Point of fact, Andrew and his wife Anna were married on Valentine’s Day. It was a joyful wedding, loving and romantic. No big fancy affair, just the bride and groom, my husband and myself, the bride’s best friend, and a judge happy to officiate, followed by a wedding breakfast at a local hotel. Afterwards the bride and groom had to take a long drive so that my son could represent in court a couple accused of white collar crime.

Andy and Anna are still happily married and now have a lovely little daughter to help them celebrate their anniversary. This love story is one of many worldwide celebrated on the most romantic day of the year.

Love stories have always been an important part of history and literature. Cleopatra and Mark Anthony. Cleopatra and Julius Caesar (Cleopatra did get around). As Shakespeare said, “she was a woman of infinite variety.” Then there is the story of Napoleon and Josephine, another passionate love affair. In the Bible, we also find some of the world’s greatest and unforgettable love stories. What can be more romantic than the story of Ruth or Solomon and the Queen of Sheba? And there is the story of Esther which is celebrated on Purim.

A lot of the world’s most famous, classical love stories, of course, did not end happily: Shakespeare’s Romeo and Juliet, Helen of Troy and Paris, Lancelot, Arthur and Guinevere (a legendary triangle). These are tragedies.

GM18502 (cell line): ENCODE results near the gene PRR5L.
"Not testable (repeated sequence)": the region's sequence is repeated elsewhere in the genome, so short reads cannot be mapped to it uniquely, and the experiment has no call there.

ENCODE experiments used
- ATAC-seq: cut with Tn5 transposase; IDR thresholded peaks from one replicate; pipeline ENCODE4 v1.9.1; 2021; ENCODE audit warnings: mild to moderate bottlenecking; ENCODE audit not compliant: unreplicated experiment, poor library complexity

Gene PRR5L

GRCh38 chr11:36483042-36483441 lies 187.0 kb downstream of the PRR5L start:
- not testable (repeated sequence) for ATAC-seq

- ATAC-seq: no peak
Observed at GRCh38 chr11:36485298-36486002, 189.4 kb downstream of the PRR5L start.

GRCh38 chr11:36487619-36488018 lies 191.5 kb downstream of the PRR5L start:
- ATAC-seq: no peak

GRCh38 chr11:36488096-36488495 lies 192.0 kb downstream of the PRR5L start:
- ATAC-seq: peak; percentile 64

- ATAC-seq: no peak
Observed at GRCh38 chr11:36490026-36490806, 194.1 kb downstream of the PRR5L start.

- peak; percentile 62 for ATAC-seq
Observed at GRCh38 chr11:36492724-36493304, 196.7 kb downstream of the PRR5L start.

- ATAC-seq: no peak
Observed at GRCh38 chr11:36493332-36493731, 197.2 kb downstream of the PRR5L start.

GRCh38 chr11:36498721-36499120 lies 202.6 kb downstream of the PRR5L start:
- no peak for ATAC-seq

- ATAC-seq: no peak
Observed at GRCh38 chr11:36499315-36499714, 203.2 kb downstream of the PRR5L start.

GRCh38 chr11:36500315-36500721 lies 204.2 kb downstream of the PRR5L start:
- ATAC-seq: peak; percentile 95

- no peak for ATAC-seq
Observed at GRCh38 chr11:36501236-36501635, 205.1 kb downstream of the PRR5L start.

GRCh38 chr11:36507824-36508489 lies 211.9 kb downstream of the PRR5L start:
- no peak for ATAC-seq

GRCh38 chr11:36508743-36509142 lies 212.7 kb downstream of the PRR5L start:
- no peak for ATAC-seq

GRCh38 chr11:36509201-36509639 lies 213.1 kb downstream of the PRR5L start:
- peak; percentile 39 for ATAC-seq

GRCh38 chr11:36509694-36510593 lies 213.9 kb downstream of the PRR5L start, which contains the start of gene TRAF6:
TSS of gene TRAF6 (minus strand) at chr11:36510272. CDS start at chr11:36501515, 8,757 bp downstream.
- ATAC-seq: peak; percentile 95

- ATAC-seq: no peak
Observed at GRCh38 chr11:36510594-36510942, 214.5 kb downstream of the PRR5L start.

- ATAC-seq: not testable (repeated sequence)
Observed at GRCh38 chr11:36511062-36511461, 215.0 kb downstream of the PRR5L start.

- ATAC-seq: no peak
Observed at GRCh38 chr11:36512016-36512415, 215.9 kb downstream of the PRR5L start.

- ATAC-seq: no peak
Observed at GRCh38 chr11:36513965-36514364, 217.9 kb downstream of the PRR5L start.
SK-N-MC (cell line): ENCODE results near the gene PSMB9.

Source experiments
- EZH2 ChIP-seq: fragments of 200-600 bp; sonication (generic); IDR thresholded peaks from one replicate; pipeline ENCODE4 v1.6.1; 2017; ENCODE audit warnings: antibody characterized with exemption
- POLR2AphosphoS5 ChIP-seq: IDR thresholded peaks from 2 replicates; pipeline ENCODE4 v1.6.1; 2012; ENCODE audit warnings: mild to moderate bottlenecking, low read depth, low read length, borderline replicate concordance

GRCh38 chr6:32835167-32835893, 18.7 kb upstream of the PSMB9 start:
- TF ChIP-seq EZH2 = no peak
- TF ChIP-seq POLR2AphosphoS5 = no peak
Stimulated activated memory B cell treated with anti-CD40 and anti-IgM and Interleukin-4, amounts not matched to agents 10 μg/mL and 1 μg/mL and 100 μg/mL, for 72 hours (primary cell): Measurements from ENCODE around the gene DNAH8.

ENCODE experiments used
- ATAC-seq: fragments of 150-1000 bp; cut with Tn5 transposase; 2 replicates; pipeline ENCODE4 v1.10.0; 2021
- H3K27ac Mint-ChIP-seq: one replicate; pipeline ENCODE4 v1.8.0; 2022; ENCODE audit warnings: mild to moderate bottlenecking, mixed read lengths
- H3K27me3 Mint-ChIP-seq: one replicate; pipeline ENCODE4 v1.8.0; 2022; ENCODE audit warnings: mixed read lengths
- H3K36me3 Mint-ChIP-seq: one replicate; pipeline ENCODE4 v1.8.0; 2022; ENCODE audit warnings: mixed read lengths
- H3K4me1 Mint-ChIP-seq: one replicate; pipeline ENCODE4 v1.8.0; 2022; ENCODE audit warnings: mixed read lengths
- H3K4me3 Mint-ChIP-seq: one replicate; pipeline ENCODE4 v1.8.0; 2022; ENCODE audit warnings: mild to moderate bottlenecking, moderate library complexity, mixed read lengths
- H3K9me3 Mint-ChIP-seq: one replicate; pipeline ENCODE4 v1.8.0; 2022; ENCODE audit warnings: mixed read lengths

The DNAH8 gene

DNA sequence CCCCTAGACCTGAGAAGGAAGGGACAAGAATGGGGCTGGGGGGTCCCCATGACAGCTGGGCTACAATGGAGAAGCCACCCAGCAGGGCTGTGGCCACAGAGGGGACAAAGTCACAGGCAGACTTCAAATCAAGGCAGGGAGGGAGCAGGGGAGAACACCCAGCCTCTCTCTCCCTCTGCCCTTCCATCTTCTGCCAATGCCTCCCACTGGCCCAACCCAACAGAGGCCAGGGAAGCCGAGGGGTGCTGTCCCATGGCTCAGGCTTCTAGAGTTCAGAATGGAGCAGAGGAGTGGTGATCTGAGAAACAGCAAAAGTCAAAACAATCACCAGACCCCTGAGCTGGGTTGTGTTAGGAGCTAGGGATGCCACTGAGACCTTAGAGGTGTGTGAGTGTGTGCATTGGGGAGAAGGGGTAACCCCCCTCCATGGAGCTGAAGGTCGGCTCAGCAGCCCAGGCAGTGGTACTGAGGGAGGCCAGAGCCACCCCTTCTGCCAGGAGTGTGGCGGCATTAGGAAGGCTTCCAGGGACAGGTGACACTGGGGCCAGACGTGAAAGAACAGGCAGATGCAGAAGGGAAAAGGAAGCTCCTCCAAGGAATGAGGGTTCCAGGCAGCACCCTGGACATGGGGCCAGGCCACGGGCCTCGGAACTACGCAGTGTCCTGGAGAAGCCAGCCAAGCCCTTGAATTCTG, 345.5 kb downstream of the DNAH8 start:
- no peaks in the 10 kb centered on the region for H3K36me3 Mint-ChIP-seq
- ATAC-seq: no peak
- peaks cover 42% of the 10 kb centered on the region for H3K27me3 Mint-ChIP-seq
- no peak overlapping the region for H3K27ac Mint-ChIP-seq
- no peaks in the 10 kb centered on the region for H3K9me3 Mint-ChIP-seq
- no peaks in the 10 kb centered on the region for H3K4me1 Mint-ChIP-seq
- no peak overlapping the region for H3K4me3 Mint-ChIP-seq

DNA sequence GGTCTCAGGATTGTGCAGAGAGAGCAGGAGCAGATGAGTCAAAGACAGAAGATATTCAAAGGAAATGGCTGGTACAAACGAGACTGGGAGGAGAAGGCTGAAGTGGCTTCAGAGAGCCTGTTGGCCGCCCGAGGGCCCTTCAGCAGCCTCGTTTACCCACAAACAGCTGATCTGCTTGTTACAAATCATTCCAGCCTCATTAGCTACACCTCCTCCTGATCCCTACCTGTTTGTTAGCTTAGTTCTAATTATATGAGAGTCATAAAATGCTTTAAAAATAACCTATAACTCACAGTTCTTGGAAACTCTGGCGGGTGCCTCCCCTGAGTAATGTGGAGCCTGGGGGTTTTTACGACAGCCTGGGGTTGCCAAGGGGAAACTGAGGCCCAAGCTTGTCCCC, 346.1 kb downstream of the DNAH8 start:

Some of the literary characters I consider unforgettable are those of the Bronte sisters: Heathcliff and Catherine, the tormented lovers in Emily’s Wuthering Heights, Jane Eyre and Mr. Rochester of Charlotte’s famous novel. Both romances are in the Gothic tradition. My tribute to that tradition, although one with a happier end is my novel DARK MOON RISING.

Thomas Hardy wrote a number of tragic love stories. For something lighter, I prefer Jane Austen’s Pride and Prejudice. Elizabeth and Darcy are memorable. I’ve read and reread that novel numerous times.

Love quite literally makes the world go round. My favorite Valentine’s Day gift to myself is purchasing a new romance novel. Candy makes me fat. Flowers wilt and die too soon. But a great romance can be read and reread and enjoyed.

 If you’re of a mind to read some romance to celebrate Valentine’s Day and enjoy short stories, consider my collection BEYOND THE BO TREE, a book that combines romance, mystery, fantasy and the paranormal. The first story in the collection is a free read:

For another free short story perfect for Valentine’s Day, check out “A St. Valentine’s Day Massacre” originally published in GUMSHOE REVIEW:

Here’s another free read suited to Valentine’s Day:

Can you think of any romantic stories or books you would recommend to fellow readers and/or writers?

Monday, January 22, 2018

Are You a Word Nerd?

Kory Stamper wrote a book entitled WORD BY WORD. In it she states that there are people who spend their work time writing dictionary definitions for Merriam-Webster. They are “word nerds” who devote a considerable amount of their lives thinking about words, categorizing, describing and alphabetizing them. They are lexicographers.